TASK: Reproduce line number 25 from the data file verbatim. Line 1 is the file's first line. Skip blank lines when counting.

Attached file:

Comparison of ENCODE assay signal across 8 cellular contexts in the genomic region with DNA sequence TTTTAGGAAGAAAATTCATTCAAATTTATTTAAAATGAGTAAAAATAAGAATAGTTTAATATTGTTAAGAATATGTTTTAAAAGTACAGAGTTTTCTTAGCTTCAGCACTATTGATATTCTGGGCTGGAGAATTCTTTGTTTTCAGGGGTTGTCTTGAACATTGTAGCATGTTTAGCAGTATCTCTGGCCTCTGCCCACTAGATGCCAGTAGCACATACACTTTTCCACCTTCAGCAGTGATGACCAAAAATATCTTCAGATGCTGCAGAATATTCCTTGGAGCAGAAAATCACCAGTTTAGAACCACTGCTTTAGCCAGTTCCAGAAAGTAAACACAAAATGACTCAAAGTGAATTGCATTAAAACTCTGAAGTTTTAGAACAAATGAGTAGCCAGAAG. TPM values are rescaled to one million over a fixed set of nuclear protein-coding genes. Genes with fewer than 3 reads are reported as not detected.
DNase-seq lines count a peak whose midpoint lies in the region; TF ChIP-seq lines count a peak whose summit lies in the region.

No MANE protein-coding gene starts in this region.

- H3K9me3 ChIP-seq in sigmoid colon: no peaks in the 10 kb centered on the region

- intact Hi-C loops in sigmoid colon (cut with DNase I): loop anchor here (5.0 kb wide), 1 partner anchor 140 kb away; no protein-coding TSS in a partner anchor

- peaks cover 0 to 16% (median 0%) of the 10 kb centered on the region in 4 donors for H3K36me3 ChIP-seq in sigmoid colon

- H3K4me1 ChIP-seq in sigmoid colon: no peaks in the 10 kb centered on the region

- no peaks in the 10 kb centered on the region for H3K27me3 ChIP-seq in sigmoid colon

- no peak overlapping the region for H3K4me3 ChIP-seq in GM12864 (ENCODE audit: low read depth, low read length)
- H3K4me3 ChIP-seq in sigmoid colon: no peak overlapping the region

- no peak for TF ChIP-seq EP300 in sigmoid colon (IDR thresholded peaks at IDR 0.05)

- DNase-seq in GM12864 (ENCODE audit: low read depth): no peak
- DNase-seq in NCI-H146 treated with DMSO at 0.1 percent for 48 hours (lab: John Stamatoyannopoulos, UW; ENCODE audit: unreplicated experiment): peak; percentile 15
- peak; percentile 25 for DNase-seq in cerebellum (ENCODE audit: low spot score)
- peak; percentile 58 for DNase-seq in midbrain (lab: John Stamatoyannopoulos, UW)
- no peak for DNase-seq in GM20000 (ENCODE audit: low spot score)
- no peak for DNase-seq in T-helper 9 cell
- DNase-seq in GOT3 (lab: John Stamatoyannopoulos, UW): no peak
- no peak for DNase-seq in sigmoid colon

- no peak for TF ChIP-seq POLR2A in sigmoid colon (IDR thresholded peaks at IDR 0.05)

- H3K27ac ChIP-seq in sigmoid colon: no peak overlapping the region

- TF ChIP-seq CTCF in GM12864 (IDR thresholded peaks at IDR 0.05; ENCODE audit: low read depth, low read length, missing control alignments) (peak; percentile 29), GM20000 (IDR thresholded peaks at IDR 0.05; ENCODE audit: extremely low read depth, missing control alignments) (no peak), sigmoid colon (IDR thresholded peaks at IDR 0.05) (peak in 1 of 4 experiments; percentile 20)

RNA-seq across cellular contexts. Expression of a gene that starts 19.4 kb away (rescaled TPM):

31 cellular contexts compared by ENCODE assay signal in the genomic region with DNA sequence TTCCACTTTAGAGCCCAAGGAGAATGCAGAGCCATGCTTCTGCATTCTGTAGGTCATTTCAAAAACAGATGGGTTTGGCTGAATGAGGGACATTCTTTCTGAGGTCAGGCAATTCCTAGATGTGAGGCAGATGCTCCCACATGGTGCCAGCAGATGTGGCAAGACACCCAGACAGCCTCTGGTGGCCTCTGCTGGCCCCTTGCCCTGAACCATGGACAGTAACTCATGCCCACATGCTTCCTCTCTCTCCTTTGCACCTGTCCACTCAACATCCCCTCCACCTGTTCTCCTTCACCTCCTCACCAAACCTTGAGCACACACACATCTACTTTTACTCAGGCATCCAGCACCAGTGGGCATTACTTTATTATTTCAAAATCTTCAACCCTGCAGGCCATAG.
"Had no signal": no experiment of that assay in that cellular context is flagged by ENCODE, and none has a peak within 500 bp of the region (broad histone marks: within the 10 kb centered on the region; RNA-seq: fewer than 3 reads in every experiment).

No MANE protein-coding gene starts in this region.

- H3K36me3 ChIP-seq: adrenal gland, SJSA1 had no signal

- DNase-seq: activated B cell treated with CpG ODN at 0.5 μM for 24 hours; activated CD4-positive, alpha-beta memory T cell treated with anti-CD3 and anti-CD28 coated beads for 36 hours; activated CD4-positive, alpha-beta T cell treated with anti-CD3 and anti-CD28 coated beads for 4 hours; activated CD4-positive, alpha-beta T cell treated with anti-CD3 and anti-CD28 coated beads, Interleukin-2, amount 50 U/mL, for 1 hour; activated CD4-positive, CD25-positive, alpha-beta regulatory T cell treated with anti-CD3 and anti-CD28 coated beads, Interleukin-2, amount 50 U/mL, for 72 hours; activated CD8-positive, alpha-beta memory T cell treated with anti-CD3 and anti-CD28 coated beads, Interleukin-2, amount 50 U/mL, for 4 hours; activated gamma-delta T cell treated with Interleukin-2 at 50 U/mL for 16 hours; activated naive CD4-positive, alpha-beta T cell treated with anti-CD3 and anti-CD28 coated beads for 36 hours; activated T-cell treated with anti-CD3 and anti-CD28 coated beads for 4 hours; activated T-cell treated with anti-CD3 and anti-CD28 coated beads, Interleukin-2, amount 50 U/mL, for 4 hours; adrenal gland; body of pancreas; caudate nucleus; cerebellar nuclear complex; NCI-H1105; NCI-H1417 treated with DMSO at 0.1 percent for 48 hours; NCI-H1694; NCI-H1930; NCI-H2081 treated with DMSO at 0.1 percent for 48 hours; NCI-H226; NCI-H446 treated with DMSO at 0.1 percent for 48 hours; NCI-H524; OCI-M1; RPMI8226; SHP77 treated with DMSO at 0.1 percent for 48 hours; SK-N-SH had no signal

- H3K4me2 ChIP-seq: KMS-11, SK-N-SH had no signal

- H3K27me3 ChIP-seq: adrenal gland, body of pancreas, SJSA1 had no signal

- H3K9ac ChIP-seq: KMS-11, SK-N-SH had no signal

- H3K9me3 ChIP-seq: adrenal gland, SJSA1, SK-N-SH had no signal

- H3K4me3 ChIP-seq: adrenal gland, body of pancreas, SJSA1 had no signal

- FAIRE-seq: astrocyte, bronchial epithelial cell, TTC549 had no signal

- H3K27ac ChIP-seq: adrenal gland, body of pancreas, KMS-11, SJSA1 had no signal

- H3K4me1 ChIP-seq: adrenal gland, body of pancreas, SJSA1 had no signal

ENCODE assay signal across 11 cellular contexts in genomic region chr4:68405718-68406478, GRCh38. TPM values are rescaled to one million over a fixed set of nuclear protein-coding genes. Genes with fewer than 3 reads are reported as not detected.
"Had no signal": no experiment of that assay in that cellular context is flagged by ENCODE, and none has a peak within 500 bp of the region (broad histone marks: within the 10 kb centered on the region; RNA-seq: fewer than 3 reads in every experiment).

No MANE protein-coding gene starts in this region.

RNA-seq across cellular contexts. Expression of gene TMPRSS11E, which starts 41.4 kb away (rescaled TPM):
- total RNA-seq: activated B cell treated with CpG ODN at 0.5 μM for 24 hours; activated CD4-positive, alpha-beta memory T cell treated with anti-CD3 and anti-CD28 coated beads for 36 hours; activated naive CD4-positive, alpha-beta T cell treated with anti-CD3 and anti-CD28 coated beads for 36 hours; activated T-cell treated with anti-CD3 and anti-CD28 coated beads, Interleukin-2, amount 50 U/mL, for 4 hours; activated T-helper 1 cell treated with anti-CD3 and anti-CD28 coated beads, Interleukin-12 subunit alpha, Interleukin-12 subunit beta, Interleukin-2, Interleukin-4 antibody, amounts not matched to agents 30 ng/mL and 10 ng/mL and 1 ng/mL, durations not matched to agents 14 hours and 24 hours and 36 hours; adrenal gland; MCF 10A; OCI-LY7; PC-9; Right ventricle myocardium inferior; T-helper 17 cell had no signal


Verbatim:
"Had no signal": no experiment of that assay in that cellular context is flagged by ENCODE, and none has a peak within 500 bp of the region (broad histone marks: within the 10 kb centered on the region; RNA-seq: fewer than 3 reads in every experiment).